Wedding Woes

Bonus letter: IMO, your presence really is the gift.

Dear Jane,

I have a very good friend getting married in a few weeks and haven’t landed on what the proper etiquette is for this situation. My boyfriend and I are spending thousands to fly to Europe for her wedding. I participated in the bachelorette (across the country), and though I am looking forward to this destination wedding, I’m not sure what gift to give. I typically give cold hard cash, but it feels gauche to be giving my friend — who I am spending so much on — well, money.

She has said she doesn’t expect a gift, but that doesn’t feel right either. Compared to some of her other bridesmaids, I’d say I’m the most budget-conscious. I’ve been saving for this wedding for a year and just can’t figure out what is appropriate for a wedding I’ve already invested a lot in. What thoughtful but under $100 thing can I do? Should I just write this off as the cost of a wedding and give money? Am I being cheap?


Bridesmaid on a Budget

Re: Bonus letter: IMO, your presence really is the gift.

  • When people asked what we wanted, we let them know that we didn't want anything. Several people took that to heart and it made us happy! I wouldn't feel bad not bringing a gift when the couple has said not to worry. LW has spent a fortune to join them and that is a wonderful present.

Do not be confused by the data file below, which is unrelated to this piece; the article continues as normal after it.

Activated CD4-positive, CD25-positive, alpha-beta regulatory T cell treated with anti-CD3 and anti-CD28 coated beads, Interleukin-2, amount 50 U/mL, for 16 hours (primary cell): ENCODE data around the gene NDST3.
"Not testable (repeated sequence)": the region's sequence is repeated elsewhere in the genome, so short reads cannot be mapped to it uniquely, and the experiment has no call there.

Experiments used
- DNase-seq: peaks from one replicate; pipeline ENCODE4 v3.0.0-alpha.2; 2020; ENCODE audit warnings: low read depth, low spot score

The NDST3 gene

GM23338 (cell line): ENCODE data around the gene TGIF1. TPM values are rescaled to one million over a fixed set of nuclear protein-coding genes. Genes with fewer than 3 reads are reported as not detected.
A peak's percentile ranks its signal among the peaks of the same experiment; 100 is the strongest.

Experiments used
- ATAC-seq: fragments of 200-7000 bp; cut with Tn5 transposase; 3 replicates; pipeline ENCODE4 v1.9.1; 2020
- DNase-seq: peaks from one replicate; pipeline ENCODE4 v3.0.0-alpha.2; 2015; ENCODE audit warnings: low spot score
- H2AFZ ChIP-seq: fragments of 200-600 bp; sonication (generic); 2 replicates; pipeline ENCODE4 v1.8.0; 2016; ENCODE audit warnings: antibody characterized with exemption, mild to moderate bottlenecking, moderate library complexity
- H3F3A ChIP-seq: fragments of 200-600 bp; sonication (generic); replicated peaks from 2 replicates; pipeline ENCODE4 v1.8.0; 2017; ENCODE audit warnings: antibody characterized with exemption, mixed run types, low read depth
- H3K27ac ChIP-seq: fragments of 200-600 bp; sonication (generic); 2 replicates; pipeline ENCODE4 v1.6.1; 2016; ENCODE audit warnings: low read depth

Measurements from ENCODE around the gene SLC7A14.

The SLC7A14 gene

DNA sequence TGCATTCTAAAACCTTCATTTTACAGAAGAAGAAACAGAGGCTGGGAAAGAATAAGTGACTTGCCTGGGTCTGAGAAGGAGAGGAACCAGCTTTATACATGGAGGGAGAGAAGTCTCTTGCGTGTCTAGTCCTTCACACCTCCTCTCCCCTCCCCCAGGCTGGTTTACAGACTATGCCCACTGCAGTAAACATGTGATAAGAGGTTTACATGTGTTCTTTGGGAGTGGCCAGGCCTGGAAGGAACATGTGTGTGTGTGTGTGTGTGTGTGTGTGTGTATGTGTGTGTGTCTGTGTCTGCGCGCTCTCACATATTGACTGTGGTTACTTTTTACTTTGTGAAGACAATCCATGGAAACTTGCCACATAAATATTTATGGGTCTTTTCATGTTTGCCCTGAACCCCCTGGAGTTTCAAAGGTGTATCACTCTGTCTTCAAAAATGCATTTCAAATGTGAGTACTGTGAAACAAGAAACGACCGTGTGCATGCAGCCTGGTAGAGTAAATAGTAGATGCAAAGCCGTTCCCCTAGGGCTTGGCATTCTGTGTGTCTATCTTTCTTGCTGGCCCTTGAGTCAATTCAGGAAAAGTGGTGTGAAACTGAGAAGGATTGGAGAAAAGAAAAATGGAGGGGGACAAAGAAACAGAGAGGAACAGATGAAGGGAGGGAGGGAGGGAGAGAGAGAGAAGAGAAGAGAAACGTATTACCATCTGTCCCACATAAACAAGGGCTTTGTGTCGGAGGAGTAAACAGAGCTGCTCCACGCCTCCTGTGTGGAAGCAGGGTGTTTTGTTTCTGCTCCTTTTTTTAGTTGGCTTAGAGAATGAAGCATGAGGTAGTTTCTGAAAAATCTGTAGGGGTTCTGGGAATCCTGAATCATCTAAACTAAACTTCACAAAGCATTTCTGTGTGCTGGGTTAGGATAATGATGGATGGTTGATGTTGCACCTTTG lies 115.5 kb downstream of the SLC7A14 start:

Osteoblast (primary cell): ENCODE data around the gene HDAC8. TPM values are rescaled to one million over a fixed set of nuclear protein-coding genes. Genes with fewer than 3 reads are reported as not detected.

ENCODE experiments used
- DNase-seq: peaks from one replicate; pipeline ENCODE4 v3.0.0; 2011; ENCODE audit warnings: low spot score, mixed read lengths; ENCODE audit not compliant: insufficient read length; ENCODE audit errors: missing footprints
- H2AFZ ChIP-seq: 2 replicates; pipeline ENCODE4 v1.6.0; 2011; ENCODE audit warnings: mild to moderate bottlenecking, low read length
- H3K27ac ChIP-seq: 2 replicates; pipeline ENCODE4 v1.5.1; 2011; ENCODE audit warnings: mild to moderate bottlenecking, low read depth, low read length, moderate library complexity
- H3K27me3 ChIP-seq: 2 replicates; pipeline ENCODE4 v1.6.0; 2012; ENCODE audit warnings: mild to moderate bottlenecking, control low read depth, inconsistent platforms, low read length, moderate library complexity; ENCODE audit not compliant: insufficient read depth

• lyndausvilyndausvi Western Slope, Colorado
    Moderator Knottie Warrior 10000 Comments 500 Love Its
    edited August 2017
    I was in a wedding a few years back.  It was OOT for me.  During a time when my resort was under a renovation and the resort was closed for 4 months as a result.  Meaning, I was out of work.

    I just couldn't afford a gift at the time.   10 months  later I flew back to her area.  She had just bought a new house.  I gave her a very generous gift card to use towards her own renovations.   I was back at work and in the position to give a nice gift. 

    Sometimes you can't afford something at the time.   You shouldn't feel ashamed about that.  Stuff happens.  Make up for it in other ways.  

    What differentiates an average host and a great host is anticipating unexpressed needs and wants of their guests.  Just because the want/need is not expressed, doesn't mean it wouldn't be appreciated. 
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